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New supercomputer to address needs of Ohio researchers

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The Ohio Supercomputer Center (OSC) is set to significantly boost its computing power, with the announcement that it will receive a new supercomputer, to be built by Dell later this year. The new system will be used to by researchers at OSC for a variety of workloads, from traditional disciplines such as computational science and engineering to bioinformatics and simulating virtual environments.

Chancellor John Carey today said the new system will increase the centre’s total computing capacity by a factor of four, while its storage capacity will be increased three-fold. The $9.7-million investment received approval in January and is part of a $12 million appropriation included in the 2014-15 Ohio biennial capital budget. The remainder of the fund is targeted for ancillary systems and facilities upgrades to support the new supercomputer.

Carey stated: 'From the time the Ohio Supercomputer Center was created in 1987, OSC has been charged with advancing research in academia and industry across the state through the provision of high performance computing services. Deploying this new system at the centre will give Ohio researchers a powerful new tool with which they can make amazing discoveries and innovative breakthroughs.'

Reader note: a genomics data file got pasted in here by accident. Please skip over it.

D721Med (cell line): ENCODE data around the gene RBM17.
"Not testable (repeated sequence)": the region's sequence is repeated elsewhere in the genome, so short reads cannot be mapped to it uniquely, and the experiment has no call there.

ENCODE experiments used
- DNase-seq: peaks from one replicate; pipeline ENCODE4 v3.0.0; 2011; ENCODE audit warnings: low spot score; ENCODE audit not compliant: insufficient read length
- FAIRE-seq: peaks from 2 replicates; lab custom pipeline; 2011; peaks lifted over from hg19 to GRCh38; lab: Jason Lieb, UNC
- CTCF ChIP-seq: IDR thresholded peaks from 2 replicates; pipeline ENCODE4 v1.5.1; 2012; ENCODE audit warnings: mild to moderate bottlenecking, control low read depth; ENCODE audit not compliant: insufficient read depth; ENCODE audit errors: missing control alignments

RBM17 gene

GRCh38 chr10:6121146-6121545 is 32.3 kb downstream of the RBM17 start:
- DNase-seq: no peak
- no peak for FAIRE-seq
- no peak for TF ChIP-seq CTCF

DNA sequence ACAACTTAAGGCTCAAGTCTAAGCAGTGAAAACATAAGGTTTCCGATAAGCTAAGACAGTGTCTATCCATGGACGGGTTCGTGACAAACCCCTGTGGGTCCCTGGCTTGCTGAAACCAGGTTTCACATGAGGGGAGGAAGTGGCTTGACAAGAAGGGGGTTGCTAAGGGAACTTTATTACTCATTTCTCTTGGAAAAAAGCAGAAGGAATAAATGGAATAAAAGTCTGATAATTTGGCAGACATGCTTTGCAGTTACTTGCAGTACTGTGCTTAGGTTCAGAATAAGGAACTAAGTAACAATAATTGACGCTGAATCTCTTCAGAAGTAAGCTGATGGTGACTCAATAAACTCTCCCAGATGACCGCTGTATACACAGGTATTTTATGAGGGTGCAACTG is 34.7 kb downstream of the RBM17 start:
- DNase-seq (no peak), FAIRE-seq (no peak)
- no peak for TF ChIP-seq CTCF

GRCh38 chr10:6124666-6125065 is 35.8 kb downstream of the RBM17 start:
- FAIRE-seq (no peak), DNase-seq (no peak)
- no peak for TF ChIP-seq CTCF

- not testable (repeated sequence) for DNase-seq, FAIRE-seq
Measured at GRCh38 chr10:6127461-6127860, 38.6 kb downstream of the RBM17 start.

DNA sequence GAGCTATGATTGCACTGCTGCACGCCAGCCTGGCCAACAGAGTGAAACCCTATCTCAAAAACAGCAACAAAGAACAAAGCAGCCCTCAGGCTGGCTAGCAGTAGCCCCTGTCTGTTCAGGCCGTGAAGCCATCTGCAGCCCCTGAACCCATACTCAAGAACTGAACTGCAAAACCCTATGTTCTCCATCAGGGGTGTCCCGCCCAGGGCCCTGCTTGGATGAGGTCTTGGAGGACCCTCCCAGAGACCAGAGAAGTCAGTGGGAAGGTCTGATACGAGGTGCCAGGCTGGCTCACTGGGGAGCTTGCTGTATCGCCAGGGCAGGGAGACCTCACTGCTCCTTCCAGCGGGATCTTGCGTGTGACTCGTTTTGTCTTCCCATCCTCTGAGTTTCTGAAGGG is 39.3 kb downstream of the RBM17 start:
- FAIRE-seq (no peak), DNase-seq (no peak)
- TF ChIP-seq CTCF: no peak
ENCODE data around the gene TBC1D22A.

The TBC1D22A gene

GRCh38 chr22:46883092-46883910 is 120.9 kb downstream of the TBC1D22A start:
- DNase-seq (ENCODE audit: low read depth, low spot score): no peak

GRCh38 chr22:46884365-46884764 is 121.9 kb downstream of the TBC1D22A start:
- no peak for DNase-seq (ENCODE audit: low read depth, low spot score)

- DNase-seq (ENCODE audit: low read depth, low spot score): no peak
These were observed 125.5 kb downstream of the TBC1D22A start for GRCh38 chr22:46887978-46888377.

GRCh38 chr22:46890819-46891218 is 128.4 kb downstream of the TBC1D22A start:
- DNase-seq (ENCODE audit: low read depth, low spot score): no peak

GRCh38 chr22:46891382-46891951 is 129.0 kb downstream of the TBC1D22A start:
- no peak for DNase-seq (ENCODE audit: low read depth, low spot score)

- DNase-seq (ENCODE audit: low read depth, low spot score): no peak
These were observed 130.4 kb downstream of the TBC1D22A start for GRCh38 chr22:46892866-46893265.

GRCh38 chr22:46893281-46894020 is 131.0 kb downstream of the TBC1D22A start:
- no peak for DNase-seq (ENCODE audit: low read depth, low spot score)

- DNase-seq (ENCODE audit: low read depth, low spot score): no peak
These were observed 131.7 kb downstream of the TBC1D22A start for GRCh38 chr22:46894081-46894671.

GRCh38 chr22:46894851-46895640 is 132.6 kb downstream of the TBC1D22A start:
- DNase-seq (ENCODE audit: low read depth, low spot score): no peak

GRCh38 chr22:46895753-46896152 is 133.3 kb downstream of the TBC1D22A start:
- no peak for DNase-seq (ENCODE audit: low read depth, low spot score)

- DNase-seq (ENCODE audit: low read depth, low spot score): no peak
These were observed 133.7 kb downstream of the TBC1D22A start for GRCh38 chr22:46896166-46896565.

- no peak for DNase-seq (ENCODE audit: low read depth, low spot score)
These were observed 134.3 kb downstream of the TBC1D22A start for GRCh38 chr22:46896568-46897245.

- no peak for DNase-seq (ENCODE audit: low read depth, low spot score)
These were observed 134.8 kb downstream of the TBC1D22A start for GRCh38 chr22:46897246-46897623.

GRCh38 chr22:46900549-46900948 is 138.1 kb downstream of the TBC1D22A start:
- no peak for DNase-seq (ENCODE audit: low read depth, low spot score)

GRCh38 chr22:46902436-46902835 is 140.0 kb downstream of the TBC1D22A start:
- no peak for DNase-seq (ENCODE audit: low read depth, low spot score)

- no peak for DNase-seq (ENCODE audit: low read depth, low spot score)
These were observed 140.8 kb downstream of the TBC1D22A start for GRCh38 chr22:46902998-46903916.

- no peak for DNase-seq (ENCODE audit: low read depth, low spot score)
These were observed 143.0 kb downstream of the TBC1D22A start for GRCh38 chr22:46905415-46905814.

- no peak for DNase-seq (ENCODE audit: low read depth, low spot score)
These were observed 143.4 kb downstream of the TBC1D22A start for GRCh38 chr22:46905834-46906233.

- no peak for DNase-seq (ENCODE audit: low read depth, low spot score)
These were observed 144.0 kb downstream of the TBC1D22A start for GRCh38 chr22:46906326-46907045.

OSC is a member of the Ohio Technology Consortium, the technology and information arm of the Ohio Department of Higher Education – a cabinet-level agency for the Governor of the State of Ohio that oversees higher education for the state.

The centre currently offers computational services via three supercomputer clusters: the HP/Intel Ruby Cluster, the HP/Intel Oakley Cluster and the IBM/AMD Glenn Cluster. The Glenn Cluster and part or all of Oakley will be retired soon to make sufficient space and power available for the new supercomputer.

David Hudak, interim executive director of OSC, highlighted that the acquisition would be just in time as the researchers had been working to the limits of the facilities computational resources for some time. Hudak said: ‘This major acquisition will make an enormous positive impact on the work of our clients, both academic and industrial,’ said David Hudak. ‘Our current systems are running near peak capacity most of the time. Ohio researchers are eager for this massive increase in computing power and storage space.’